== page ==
The Jones Act is supposed to stimulate U.S. shipbuilding. But, as New York shipping consultant Michael McCarthy observes, “There is only one commercial ship being built in the United States today — a fairly small container ship, at about twice the price of what it would cost to build abroad.” Thomas Crowley, chairman of Crowley Maritime Corp., believes that the performance of American shipyards has been ruined largely by their reliance on government contracts: “Any shipyard that does Navy work isn’t worth a damn for commercial work.”
Though the Bush administration is demanding that foreign governments end their shipbuilding subsidies, it refuses to recognize the implicit subsidy the Jones Act provides to U.S. shipyards. Deputy U.S. Trade Representative Linn Williams declared last February that the act does not amount to a “hill of beans in terms of subsidies” and is a “commercially meaningless program” because so few commercial ships have been built in the U.S. in recent years. But, as the American Petroleum Institute’s Mr. Connaughton observes, “That’s kind of like saying that because we have destroyed an industry, let’s make sure it never arises again.”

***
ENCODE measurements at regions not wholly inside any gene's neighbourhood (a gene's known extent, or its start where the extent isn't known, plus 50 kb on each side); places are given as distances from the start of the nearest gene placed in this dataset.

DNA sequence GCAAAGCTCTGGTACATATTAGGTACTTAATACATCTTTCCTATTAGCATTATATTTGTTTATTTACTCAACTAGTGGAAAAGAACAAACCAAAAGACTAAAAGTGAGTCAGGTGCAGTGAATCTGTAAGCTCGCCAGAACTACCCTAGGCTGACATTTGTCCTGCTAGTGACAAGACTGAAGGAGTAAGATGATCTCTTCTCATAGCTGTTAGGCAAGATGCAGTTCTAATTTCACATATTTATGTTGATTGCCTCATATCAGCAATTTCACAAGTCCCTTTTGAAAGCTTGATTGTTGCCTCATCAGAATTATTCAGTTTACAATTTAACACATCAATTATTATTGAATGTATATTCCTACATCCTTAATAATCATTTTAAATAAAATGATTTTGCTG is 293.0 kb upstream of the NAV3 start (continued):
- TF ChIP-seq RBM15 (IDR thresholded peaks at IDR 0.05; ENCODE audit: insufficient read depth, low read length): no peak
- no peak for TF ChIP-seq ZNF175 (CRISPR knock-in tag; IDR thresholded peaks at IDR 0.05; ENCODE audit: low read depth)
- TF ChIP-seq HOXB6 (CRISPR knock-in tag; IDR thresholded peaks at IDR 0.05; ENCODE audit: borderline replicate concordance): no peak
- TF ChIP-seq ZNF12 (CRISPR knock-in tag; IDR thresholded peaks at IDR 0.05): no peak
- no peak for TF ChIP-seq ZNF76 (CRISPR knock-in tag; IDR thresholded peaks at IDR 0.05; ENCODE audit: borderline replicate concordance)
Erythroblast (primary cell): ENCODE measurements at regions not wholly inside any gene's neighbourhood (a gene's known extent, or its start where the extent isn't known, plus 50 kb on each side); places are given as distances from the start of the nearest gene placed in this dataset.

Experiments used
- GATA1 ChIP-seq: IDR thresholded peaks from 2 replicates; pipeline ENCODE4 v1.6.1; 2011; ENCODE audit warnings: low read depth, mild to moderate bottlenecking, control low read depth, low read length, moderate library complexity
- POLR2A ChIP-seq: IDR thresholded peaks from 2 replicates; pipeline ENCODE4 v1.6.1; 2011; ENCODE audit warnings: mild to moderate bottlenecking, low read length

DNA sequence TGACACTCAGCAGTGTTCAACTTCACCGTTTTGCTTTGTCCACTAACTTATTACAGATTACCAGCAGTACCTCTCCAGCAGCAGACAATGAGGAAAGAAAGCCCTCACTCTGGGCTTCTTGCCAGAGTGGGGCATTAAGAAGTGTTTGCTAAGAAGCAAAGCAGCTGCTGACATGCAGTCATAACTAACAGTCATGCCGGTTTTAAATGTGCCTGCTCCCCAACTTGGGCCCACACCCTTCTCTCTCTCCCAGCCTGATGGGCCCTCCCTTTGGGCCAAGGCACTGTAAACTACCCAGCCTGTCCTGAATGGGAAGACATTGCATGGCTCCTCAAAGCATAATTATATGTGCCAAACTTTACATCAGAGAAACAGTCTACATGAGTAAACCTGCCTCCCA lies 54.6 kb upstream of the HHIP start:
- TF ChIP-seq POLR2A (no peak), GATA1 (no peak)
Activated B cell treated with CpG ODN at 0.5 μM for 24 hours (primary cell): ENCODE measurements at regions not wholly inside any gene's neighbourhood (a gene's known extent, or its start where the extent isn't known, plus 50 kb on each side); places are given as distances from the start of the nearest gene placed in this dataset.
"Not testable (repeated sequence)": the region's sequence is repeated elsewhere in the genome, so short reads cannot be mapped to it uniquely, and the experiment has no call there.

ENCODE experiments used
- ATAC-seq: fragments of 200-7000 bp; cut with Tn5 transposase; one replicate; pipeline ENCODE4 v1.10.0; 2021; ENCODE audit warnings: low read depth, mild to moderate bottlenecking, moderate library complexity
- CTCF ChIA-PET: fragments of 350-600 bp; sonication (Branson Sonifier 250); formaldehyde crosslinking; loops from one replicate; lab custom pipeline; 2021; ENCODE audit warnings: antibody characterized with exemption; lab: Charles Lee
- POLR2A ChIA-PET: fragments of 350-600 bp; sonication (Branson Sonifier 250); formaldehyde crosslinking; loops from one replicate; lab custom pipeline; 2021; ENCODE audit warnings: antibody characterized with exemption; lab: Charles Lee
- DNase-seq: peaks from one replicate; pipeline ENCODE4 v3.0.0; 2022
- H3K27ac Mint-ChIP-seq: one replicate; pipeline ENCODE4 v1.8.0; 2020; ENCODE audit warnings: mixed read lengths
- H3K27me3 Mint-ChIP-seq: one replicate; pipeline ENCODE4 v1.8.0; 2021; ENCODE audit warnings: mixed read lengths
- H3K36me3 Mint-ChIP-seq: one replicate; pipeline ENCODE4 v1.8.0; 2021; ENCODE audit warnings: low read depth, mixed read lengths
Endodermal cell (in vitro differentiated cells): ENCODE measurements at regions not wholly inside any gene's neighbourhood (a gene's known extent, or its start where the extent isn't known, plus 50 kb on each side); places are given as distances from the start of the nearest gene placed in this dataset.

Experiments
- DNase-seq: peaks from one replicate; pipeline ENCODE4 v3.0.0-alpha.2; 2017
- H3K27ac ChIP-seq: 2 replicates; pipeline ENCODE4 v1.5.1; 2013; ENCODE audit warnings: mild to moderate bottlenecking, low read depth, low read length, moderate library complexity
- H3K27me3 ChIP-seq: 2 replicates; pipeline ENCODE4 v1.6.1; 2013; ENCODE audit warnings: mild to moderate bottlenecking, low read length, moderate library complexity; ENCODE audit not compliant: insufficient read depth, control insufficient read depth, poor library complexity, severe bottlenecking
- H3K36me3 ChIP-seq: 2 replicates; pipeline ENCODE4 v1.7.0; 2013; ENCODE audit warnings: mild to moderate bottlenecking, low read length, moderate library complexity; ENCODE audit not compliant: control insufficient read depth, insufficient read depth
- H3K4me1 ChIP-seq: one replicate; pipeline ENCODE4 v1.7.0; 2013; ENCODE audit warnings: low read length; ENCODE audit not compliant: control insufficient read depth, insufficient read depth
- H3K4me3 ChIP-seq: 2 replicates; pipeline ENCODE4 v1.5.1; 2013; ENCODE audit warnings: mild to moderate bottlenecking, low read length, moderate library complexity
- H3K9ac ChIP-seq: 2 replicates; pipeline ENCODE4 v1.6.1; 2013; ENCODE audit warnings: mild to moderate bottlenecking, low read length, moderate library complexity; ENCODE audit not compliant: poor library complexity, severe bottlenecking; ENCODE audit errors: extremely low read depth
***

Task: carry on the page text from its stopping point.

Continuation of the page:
The Jones Act engenders a chain reaction of extortion — allowing American shipyards to charge stratospheric prices to American ship buyers, allowing American-flag ships to charge shakedown shipping rates to American businesses, and allowing American congressmen to demand lavish campaign contributions from the American maritime industry (more than $1 million a year).
U.S. maritime lobbies have been so generous that three of the past five chairmen of the House Merchant Marine Subcommittee have been indicted for criminal links to the maritime industry, as Congressional Quarterly reported. (A fourth chairman was indicted for other reasons.) Former Rep. Thomas Ashley declared that the House Merchant Marine Committee “sucks from the taxpayer; it sucks from anything that isn’t nailed down.”
While the Jones Act fleet is relatively small and old, there are 300 U.S.-owned ships flying foreign flags. If Congress actually wanted a large U.S.-flag fleet, it could easily create one almost overnight by abolishing the build-American and crew-American requirements on U.S. owners of foreign-flagged vessels who might otherwise choose to fly the Stars and Stripes. But Congress is more interested in
perpetuating maritime campaign contributions — and those contributions can be garnered only by federal policies that continue sabotaging U.S. maritime competitiveness.
Bovard is the author of The Fair Trade Fraud (St. Martin’s Press, 1991).